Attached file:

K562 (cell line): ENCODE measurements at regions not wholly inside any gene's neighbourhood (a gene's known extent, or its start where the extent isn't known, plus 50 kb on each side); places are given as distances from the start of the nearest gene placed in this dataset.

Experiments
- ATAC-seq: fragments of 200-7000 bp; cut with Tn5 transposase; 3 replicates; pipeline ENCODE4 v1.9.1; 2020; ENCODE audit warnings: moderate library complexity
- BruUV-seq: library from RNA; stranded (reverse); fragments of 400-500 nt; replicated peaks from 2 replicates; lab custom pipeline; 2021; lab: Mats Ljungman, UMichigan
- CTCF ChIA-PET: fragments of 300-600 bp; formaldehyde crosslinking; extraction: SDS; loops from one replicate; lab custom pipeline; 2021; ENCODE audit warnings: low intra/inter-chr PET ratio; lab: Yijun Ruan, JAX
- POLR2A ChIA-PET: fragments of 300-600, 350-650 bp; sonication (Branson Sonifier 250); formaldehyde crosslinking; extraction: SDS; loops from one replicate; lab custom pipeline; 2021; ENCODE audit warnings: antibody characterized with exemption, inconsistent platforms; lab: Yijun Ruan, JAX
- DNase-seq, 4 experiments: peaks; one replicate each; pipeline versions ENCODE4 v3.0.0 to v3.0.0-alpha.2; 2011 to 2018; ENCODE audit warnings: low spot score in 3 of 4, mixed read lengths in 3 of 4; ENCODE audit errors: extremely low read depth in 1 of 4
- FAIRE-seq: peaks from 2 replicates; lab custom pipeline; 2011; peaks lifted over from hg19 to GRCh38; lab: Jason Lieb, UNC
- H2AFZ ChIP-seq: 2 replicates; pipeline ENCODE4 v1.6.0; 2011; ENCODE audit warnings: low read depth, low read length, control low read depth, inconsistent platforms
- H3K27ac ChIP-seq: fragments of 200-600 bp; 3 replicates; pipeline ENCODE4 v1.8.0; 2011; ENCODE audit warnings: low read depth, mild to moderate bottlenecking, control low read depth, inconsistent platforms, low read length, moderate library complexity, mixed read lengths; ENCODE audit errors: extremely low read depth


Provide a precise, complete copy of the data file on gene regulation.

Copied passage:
K562 (cell line): ENCODE measurements at regions not wholly inside any gene's neighbourhood (a gene's known extent, or its start where the extent isn't known, plus 50 kb on each side); places are given as distances from the start of the nearest gene placed in this dataset.

Experiments
- ATAC-seq: fragments of 200-7000 bp; cut with Tn5 transposase; 3 replicates; pipeline ENCODE4 v1.9.1; 2020; ENCODE audit warnings: moderate library complexity
- BruUV-seq: library from RNA; stranded (reverse); fragments of 400-500 nt; replicated peaks from 2 replicates; lab custom pipeline; 2021; lab: Mats Ljungman, UMichigan
- CTCF ChIA-PET: fragments of 300-600 bp; formaldehyde crosslinking; extraction: SDS; loops from one replicate; lab custom pipeline; 2021; ENCODE audit warnings: low intra/inter-chr PET ratio; lab: Yijun Ruan, JAX
- POLR2A ChIA-PET: fragments of 300-600, 350-650 bp; sonication (Branson Sonifier 250); formaldehyde crosslinking; extraction: SDS; loops from one replicate; lab custom pipeline; 2021; ENCODE audit warnings: antibody characterized with exemption, inconsistent platforms; lab: Yijun Ruan, JAX
- DNase-seq, 4 experiments: peaks; one replicate each; pipeline versions ENCODE4 v3.0.0 to v3.0.0-alpha.2; 2011 to 2018; ENCODE audit warnings: low spot score in 3 of 4, mixed read lengths in 3 of 4; ENCODE audit errors: extremely low read depth in 1 of 4
- FAIRE-seq: peaks from 2 replicates; lab custom pipeline; 2011; peaks lifted over from hg19 to GRCh38; lab: Jason Lieb, UNC
- H2AFZ ChIP-seq: 2 replicates; pipeline ENCODE4 v1.6.0; 2011; ENCODE audit warnings: low read depth, low read length, control low read depth, inconsistent platforms
- H3K27ac ChIP-seq: fragments of 200-600 bp; 3 replicates; pipeline ENCODE4 v1.8.0; 2011; ENCODE audit warnings: low read depth, mild to moderate bottlenecking, control low read depth, inconsistent platforms, low read length, moderate library complexity, mixed read lengths; ENCODE audit errors: extremely low read depth